President Robert Mugabe and long-time rival Morgan Tsvangirai, now prime minister, formed a unity government last year in February after disputed elections, but the coalition has been hobbled by disputes over power-sharing.
Lindiwe Zulu, international relations advisor to South African President Jacob Zuma, said while South Africa was not happy with the pace of talks, there was progress on some issues.
"I don’t think that we should be talking of escalating conflict at this point in time. We are not saying that we are happy with the speed at which they are working but we think there are a number of things they’ve agreed upon," Sisulu told South African Talk Radio 702.
South Africa is mediating in the Zimbabwe negotiations and Zimbabwean media reports say Africa’s biggest economy wants all outstanding issues resolved before it hosts the soccer World Cup in June.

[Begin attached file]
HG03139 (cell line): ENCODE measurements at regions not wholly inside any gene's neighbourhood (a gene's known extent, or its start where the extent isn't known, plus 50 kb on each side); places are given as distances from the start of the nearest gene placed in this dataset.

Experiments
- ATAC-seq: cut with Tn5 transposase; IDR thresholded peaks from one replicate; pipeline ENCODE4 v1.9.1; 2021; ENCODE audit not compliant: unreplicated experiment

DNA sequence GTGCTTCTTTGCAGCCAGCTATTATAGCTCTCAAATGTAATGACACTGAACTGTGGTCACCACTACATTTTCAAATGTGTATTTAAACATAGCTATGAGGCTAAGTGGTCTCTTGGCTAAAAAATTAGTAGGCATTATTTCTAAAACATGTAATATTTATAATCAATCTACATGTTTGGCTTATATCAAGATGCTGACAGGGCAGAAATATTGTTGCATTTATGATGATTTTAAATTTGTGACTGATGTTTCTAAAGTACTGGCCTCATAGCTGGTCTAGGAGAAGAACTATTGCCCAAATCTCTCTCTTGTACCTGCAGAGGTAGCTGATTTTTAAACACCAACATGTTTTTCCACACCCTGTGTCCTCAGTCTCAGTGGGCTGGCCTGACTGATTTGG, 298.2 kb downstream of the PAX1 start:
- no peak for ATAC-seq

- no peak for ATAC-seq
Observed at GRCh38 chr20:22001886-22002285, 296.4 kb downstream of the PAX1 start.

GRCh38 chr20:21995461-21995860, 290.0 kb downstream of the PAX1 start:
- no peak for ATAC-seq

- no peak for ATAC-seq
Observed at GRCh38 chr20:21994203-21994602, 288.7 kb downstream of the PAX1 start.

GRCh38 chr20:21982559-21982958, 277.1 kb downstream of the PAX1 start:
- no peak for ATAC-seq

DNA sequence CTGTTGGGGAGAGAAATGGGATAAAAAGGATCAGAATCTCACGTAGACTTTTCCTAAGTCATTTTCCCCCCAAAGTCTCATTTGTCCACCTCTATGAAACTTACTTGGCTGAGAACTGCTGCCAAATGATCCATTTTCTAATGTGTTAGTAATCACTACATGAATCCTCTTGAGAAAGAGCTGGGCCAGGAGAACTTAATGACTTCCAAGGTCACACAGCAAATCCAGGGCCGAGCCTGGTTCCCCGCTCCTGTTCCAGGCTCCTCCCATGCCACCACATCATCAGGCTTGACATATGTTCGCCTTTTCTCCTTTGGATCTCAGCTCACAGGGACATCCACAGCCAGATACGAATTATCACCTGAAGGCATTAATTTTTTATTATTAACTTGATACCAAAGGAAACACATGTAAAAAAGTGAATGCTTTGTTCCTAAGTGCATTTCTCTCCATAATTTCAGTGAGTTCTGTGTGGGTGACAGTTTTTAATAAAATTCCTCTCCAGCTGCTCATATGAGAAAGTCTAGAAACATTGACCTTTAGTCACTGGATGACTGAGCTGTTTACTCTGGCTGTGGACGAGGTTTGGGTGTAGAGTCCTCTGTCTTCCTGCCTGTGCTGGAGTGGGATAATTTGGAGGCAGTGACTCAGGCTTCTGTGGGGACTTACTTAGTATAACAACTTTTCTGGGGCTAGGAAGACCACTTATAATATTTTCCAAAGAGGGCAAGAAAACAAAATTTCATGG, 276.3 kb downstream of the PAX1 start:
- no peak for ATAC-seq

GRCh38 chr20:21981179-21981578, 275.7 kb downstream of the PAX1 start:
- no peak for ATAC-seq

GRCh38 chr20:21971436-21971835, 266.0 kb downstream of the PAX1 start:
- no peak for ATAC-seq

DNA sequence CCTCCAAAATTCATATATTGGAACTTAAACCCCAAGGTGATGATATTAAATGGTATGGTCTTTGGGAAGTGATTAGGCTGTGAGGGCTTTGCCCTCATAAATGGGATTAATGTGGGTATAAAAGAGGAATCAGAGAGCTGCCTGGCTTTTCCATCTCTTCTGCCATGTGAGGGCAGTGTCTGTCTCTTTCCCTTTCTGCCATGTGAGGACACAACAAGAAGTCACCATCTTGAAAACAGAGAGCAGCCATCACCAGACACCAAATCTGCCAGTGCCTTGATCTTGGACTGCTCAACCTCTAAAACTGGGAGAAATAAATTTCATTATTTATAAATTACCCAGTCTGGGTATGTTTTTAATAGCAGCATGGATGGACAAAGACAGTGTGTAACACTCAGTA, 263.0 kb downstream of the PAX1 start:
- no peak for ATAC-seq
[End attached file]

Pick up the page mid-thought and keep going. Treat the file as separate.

Tsvangirai’s Movement for Democratic Change (MDC) in October "disengaged" from cabinet meetings with Mugabe’s ZANU-PF party, accusing it of being an "unreliable partner" but rejoined after mediation by the Southern African Development Community (SADC).
Mugabe and Tsvangirai are haggling over the appointment of provincial governors and the veteran leader’s refusal to swear in Tsvangirai ally Roy Bennett as deputy agriculture minister.
The 85-year-old president has also refused to sack allies he appointed as central bank governor and attorney general without consulting Tsvangirai.
Mugabe says the MDC should call off Western sanctions against his party and ask its backers in the West to shut down what he calls pirate radio stations broadcasting into Zimbabwe from the United States and Britain. Reuters